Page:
Recently, I started dating. This major event in my life has brought up questions about my mother and father. What would they think of this man? Would my father be protective? Would my mother tell me stories of her dating experience?

All of these questions bring pain and despair.  I am encompassed by the reality that they are gone.  When I feel this way, I bring out pictures and videos.  I sit watching and listening, trying to make them as real as possible.

But what happens when you dig too deep?  When you try too hard to make them real again?  Reliving their death has become second nature to me.  Telling people that I have lost both of my parents is like telling people how I take my coffee.  I have desensitized myself to it.  Until the unexpected happened.

As I prepared for my first date in awhile, I was searching the internet for information about my parents to help me feel close to them in this sensitive time. While searching, I found a National Geographic Special, “Air Crash Investigation.” For the past 22 years, I have believed that my father died in a plane crash that was caused by mechanical failure.  I found out from this special that it was actually pilot error.

It was like being hit in the stomach with a bat.  I was stupefied. I immediately started having feelings of anger and resentment.  Those pilots killed my father!

It took me two days to be able to start letting go.  I have spent the last 22 years believing something and the change was more than I could take, and all of this started because I went on a date.

I am flooded with opposing feelings about becoming close to this new man in my life.  My mind is screaming at me to run away.  It wants to keep protecting my heart from ever feeling that despair and loss again.  However, my heart longs to feel that deep love and connection with someone.  To be intertwined physically, mentally, spiritually with someone means becoming vulnerable to loss.  I am slowly taking steps toward opening up my heart again and training my mind to contemplate the possibility of success.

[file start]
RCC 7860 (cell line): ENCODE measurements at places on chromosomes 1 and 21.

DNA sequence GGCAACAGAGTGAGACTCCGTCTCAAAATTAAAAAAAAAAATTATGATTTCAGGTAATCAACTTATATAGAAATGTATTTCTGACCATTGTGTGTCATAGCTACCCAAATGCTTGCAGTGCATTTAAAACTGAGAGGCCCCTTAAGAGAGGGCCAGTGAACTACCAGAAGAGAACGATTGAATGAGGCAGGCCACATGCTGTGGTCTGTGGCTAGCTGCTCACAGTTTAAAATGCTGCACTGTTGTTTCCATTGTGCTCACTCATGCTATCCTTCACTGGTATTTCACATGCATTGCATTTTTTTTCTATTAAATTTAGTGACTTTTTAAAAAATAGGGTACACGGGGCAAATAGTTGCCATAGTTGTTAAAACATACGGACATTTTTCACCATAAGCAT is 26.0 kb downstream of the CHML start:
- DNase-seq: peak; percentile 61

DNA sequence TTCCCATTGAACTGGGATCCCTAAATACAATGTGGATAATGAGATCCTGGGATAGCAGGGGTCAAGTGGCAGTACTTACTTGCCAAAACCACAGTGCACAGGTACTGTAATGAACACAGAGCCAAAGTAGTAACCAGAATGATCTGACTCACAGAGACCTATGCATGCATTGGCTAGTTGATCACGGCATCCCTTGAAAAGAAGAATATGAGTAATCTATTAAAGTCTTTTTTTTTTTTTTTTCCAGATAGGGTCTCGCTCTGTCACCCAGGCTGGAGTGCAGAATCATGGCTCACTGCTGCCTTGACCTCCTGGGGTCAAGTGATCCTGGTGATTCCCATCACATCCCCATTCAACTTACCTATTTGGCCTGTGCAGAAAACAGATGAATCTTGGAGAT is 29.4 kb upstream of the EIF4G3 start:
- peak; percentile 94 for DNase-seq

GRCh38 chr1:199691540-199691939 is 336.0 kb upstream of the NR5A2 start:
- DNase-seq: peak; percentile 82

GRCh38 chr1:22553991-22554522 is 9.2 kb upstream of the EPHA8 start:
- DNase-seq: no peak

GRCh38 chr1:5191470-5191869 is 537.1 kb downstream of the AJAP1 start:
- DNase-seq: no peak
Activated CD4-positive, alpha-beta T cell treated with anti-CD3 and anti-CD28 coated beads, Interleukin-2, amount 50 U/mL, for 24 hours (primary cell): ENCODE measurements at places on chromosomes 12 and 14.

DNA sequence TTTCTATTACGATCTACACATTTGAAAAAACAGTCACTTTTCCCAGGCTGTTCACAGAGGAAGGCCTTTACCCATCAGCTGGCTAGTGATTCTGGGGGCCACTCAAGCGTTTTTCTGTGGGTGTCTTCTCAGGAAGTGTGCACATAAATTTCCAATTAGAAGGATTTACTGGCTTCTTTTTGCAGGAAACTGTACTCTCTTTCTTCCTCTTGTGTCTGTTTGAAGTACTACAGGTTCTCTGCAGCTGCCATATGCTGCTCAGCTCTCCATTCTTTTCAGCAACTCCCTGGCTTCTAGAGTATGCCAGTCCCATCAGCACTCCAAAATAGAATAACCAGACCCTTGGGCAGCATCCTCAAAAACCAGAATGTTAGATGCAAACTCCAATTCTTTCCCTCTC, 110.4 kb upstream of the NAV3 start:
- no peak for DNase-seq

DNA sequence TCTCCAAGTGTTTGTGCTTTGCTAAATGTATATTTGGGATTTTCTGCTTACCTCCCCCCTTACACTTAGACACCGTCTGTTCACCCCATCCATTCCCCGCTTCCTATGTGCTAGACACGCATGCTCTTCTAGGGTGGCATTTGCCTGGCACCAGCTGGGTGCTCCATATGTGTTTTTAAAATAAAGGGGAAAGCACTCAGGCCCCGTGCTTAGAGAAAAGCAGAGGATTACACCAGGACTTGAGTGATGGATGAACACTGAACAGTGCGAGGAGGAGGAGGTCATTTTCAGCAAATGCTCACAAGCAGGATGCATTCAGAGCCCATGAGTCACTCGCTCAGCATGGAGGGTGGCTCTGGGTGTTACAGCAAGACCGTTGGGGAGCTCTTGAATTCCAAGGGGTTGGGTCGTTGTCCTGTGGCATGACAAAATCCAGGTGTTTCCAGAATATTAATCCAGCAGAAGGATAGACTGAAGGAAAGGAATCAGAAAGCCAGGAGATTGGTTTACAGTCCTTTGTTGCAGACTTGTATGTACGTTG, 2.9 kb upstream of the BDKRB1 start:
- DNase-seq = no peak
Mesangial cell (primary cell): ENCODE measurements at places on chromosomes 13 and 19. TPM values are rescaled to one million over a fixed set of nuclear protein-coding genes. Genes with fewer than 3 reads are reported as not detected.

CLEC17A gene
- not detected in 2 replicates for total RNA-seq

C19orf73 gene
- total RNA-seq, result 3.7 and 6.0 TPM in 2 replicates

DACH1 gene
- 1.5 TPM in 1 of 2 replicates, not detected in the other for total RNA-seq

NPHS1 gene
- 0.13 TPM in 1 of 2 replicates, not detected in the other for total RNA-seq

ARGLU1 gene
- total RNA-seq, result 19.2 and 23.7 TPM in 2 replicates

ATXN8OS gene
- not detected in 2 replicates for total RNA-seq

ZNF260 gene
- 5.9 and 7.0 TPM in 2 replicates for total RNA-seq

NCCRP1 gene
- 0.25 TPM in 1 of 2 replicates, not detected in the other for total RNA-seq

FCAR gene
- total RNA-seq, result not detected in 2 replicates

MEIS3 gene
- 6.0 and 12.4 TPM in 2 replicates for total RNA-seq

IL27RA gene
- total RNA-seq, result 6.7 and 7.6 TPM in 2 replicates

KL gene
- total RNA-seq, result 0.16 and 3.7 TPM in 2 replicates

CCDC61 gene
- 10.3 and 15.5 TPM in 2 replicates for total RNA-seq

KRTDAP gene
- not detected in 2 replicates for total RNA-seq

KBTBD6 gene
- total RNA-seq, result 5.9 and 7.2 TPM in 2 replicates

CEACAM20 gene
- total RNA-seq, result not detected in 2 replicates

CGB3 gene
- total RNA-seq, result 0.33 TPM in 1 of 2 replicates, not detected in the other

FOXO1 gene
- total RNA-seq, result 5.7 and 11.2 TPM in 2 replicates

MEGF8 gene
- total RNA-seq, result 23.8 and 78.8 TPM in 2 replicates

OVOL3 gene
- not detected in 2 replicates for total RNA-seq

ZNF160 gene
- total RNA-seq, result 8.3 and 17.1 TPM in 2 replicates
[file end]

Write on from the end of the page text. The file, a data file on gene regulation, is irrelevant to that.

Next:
Feeling such deep loss and pain over the death of my mother and father just validates how deeply I loved them.  I would not want to feel anything less because it would diminish the value they had in my life while they were living.  As I open my heart to love again, I realize just how valuable the pain of loss is.  I am able to love deeply and fully if I can focus on the reward of such deep connection.  My grief makes me the compassionate, loving, empathetic person I am, and no one can or should take that away from me.

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Lisa Peacock

Lisa Peacock is the founder of The Peacock Foundation, a life-altering, non-profit organization dedicated to helping grieving and suffering children. Peacock faced hardships at an early age, including the deaths of both parents. In 1987, at age 9, Lisa suffered the loss of her father in a plane crash. Then at 19, her mother died in a car accident. She dealt with depression, anxiety, guilt, and anger. While coping with her situation, she felt a calling to help others who were suffering from traumas. In 2002, The Peacock Foundation was founded. The foundation quickly began programs at South Park in South Central Los Angeles. There we were able to breathe hope in the lives of young children coping with gang violence, sub-level education, a lack of parental involvement, depression, fear, and more. Subsequently, the Foundation began programs all over LA County. The programs are always focused on youth that are coping with traumatic situations that inhibit their development and security. The Peacock Foundation strives to provide the best support care to youth who would otherwise not receive the services we offer. Trauma care for everyone should be a given not a goal. Lisa appeared on the radio show “Healing the Grieving Heart” discussing “Finding Meaning After the Loss of Both Parents.” To hear LIsa being interviewed on this show by Dr. Gloria & Dr. Heidi Horsley, go to the following link:

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